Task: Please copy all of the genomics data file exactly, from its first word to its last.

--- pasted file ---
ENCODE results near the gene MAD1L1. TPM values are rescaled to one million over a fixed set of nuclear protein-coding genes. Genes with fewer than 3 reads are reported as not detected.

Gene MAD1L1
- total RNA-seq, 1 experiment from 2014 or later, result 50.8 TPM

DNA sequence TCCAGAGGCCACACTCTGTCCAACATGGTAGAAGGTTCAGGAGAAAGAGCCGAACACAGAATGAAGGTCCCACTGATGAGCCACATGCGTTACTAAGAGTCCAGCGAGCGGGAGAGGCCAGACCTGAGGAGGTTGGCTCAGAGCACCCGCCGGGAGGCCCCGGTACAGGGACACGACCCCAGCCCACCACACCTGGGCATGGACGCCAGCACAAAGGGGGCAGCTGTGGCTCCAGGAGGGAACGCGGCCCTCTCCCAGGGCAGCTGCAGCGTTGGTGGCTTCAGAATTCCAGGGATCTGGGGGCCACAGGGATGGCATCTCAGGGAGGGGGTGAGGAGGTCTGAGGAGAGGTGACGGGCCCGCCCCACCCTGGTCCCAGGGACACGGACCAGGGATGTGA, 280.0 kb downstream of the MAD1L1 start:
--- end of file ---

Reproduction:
ENCODE results near the gene MAD1L1. TPM values are rescaled to one million over a fixed set of nuclear protein-coding genes. Genes with fewer than 3 reads are reported as not detected.

Gene MAD1L1
- total RNA-seq, 1 experiment from 2014 or later, result 50.8 TPM

DNA sequence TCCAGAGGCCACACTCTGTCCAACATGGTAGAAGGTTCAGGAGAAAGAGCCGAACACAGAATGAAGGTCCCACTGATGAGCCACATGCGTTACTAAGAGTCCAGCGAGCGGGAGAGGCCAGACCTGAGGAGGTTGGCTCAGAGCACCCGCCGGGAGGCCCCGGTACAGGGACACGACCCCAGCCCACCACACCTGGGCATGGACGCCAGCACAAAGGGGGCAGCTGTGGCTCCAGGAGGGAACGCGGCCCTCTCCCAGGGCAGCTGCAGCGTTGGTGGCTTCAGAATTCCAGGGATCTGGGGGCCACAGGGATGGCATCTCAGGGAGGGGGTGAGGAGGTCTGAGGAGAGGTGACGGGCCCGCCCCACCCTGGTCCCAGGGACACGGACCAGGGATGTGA, 280.0 kb downstream of the MAD1L1 start: